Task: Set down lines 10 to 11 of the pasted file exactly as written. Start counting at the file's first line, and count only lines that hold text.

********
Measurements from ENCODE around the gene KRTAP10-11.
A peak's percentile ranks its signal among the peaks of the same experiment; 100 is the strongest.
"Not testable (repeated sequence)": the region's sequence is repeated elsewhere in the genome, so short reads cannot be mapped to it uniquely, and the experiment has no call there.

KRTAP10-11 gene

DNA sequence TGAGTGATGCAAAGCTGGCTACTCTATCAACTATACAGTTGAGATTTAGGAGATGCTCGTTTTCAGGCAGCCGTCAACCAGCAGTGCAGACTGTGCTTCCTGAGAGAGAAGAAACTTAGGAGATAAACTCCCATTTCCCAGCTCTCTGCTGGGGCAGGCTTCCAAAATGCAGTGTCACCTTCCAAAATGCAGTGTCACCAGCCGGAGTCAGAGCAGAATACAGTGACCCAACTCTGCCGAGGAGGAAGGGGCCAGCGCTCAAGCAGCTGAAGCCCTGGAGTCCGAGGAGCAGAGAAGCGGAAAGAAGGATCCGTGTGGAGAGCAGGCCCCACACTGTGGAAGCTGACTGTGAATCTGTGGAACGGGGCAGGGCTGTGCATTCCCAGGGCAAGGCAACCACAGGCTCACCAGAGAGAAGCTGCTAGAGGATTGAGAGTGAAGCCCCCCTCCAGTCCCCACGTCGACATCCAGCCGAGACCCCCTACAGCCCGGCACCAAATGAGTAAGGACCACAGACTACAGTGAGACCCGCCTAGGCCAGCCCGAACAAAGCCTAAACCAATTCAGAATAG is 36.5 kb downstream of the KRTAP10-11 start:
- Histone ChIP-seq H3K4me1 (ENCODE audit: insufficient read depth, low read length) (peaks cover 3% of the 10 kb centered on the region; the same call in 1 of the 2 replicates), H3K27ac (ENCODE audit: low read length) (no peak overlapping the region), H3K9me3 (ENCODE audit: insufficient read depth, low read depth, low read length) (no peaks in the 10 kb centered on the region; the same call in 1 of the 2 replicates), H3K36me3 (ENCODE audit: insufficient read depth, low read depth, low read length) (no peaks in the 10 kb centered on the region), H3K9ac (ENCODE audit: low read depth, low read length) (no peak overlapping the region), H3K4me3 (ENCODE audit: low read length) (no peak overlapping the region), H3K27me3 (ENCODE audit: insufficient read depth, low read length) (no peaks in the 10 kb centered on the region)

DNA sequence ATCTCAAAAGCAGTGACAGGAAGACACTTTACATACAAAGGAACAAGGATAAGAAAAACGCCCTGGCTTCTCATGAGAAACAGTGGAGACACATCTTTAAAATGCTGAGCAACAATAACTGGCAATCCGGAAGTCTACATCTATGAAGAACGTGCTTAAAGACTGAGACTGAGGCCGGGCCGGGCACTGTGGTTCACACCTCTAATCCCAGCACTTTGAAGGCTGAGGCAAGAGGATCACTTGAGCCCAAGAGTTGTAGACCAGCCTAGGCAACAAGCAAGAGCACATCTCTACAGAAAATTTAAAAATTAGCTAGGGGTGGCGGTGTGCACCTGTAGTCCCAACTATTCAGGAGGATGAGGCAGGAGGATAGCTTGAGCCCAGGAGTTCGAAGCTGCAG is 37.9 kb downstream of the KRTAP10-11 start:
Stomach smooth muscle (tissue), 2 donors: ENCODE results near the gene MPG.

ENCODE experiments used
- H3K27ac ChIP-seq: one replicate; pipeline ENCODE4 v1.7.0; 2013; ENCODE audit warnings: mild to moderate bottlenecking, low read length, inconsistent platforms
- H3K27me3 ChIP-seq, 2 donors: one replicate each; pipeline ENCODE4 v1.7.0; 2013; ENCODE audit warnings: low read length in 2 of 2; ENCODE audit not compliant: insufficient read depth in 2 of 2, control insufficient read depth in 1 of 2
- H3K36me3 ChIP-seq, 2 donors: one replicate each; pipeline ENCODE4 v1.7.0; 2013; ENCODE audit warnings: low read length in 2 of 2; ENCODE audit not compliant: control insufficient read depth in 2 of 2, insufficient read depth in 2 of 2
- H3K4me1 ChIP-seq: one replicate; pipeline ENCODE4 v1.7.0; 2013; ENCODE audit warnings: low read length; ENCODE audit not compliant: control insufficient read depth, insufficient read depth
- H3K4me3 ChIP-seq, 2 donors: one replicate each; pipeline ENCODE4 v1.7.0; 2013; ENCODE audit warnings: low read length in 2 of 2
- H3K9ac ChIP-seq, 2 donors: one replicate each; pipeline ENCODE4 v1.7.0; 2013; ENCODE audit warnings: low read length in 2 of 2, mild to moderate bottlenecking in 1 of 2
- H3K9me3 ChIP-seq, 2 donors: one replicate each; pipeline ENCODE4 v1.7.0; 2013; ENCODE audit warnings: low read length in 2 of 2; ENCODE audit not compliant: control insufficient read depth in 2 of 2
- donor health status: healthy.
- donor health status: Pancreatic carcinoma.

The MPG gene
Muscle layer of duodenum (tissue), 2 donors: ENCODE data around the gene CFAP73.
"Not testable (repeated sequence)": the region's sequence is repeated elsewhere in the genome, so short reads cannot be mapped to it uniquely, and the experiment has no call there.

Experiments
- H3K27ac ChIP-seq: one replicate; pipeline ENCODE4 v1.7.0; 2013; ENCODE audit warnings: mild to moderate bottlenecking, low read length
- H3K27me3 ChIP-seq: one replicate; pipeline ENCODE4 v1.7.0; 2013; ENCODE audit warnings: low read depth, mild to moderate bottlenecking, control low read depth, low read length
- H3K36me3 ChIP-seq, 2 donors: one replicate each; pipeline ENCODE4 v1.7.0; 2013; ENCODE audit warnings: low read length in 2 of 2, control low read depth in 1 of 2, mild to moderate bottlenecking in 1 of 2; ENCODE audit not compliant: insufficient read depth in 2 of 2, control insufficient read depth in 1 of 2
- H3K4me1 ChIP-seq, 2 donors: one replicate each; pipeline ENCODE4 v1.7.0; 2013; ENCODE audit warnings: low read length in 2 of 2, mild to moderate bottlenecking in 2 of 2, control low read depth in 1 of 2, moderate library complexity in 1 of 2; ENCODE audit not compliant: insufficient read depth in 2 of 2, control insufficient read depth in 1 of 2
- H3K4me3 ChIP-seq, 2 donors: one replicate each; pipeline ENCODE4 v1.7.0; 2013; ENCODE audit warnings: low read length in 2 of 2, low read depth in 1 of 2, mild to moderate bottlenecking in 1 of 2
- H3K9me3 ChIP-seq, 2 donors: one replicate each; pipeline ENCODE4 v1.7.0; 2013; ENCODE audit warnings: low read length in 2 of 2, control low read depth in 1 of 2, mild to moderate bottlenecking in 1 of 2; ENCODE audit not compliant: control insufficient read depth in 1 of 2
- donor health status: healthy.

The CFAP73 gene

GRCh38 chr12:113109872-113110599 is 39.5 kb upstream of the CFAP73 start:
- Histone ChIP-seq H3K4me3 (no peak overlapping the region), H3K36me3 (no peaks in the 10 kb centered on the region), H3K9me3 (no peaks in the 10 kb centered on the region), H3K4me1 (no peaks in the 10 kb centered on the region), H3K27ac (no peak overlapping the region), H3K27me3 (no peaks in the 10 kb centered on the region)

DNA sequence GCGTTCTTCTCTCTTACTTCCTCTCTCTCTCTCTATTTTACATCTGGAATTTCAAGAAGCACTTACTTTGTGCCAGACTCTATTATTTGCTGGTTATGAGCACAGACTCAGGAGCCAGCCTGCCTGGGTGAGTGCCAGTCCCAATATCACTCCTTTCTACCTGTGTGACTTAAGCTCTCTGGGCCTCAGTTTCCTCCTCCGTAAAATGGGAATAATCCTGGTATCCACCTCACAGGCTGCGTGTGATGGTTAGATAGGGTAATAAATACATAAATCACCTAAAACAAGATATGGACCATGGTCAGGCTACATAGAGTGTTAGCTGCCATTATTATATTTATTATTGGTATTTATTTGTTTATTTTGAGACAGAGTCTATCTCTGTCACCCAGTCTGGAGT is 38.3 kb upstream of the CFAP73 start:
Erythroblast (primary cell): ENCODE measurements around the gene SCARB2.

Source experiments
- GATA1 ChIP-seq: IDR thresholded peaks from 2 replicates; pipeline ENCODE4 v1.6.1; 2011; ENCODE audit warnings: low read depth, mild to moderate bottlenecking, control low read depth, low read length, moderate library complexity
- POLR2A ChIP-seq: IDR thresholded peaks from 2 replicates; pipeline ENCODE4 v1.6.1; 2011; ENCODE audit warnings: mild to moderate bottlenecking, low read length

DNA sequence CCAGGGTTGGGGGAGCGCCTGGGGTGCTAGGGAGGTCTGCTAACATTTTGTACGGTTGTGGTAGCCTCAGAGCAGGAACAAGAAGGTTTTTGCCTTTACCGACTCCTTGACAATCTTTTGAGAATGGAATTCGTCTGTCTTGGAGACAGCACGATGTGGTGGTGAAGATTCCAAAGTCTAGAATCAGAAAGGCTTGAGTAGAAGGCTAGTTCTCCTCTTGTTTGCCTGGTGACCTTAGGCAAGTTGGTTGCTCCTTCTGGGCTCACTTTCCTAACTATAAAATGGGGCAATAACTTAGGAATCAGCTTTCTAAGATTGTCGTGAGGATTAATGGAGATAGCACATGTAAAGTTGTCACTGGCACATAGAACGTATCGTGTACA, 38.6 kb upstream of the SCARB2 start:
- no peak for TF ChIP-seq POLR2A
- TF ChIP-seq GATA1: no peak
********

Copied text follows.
- H3K27ac ChIP-seq: one replicate; pipeline ENCODE4 v1.7.0; 2013; ENCODE audit warnings: mild to moderate bottlenecking, low read length, inconsistent platforms
- H3K27me3 ChIP-seq, 2 donors: one replicate each; pipeline ENCODE4 v1.7.0; 2013; ENCODE audit warnings: low read length in 2 of 2; ENCODE audit not compliant: insufficient read depth in 2 of 2, control insufficient read depth in 1 of 2